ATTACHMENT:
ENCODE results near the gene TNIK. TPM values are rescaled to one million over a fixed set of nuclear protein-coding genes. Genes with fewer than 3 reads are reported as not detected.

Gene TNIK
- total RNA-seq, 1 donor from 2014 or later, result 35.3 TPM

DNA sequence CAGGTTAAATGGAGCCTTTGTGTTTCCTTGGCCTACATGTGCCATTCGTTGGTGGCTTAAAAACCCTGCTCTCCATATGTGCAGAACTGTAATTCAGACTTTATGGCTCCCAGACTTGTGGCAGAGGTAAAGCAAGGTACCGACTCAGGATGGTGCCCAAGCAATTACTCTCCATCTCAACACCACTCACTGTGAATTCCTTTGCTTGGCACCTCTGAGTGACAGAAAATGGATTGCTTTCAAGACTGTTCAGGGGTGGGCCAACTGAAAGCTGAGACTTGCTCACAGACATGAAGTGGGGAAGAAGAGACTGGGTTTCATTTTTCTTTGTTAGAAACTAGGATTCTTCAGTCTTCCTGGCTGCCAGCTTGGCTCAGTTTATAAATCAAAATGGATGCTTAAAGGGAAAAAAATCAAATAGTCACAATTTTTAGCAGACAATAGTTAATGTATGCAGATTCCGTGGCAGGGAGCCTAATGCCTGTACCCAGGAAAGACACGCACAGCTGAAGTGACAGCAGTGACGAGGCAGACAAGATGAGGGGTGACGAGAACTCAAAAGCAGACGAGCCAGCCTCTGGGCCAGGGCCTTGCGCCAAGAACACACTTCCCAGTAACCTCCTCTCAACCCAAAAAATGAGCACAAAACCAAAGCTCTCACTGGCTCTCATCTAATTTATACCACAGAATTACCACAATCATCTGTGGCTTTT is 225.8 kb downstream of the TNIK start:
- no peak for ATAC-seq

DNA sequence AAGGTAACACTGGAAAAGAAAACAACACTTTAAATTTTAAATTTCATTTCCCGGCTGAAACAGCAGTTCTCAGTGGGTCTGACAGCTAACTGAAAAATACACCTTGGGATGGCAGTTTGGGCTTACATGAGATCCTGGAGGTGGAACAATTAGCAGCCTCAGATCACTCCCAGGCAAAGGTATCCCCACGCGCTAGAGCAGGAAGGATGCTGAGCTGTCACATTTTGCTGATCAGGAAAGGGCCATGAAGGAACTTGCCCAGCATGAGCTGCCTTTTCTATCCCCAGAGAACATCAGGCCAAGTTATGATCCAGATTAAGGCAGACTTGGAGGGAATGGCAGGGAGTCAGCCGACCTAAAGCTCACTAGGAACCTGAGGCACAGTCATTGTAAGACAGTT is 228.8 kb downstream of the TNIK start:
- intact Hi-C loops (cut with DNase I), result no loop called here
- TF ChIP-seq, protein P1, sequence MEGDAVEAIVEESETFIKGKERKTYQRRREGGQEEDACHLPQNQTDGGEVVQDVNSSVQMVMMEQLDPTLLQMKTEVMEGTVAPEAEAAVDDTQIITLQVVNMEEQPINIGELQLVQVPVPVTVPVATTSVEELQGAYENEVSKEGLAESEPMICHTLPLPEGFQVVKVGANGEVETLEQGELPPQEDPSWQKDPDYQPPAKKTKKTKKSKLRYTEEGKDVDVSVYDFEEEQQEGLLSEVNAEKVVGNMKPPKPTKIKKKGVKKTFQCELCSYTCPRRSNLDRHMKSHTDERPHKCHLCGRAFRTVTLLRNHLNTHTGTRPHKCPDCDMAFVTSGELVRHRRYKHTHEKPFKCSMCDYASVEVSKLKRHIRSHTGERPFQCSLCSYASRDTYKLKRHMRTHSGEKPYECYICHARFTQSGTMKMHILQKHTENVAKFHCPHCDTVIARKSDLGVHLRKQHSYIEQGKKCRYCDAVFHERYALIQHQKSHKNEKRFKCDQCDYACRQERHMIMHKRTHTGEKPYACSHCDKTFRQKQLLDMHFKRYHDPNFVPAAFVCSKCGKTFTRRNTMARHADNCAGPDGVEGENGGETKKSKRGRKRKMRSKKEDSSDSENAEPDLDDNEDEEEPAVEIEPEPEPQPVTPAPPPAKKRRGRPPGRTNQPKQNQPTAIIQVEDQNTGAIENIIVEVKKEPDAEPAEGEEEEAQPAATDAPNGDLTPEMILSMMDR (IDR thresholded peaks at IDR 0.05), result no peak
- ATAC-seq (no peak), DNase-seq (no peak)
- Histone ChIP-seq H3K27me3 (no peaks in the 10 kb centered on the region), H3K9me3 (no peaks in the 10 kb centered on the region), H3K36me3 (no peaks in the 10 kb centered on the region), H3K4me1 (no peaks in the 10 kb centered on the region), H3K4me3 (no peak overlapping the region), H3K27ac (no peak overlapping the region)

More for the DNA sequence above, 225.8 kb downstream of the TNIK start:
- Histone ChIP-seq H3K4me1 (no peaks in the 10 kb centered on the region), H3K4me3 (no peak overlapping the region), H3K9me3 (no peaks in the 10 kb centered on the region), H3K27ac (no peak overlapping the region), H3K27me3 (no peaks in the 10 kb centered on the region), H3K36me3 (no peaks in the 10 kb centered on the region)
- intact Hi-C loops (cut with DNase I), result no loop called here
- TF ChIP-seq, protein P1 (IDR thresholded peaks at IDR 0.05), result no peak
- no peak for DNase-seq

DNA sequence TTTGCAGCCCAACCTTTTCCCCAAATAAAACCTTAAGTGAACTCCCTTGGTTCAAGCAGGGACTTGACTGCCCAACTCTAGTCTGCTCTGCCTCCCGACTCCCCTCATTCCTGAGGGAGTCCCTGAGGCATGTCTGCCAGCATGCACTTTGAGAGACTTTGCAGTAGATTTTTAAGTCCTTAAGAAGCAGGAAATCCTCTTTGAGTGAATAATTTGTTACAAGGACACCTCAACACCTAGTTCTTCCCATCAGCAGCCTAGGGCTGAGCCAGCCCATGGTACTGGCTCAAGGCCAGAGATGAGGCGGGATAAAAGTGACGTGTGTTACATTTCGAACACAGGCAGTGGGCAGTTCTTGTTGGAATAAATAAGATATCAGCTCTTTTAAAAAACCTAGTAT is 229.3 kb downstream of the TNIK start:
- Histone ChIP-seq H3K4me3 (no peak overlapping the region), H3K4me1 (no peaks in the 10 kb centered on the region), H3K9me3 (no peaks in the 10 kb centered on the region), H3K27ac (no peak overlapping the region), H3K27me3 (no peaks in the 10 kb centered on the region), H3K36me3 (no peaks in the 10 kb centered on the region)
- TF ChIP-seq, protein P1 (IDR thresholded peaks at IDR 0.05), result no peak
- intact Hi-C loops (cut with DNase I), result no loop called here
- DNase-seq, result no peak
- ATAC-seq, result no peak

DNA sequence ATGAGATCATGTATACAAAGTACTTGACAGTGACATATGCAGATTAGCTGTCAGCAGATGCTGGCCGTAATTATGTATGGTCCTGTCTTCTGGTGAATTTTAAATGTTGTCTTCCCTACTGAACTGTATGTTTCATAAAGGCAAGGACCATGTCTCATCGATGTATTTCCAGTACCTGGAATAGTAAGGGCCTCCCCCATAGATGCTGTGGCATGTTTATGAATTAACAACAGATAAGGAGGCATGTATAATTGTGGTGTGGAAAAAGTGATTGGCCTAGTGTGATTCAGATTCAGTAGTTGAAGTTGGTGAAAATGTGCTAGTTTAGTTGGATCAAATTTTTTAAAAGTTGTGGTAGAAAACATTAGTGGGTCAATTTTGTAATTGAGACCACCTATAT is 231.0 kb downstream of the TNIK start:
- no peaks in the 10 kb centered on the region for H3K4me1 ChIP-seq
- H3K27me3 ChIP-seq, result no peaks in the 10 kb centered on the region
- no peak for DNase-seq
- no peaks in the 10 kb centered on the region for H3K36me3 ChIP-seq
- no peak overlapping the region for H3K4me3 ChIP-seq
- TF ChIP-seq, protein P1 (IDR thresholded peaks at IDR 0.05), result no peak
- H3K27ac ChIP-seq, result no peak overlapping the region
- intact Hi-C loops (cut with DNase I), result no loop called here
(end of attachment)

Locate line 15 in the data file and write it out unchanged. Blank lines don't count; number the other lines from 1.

- no peak for DNase-seq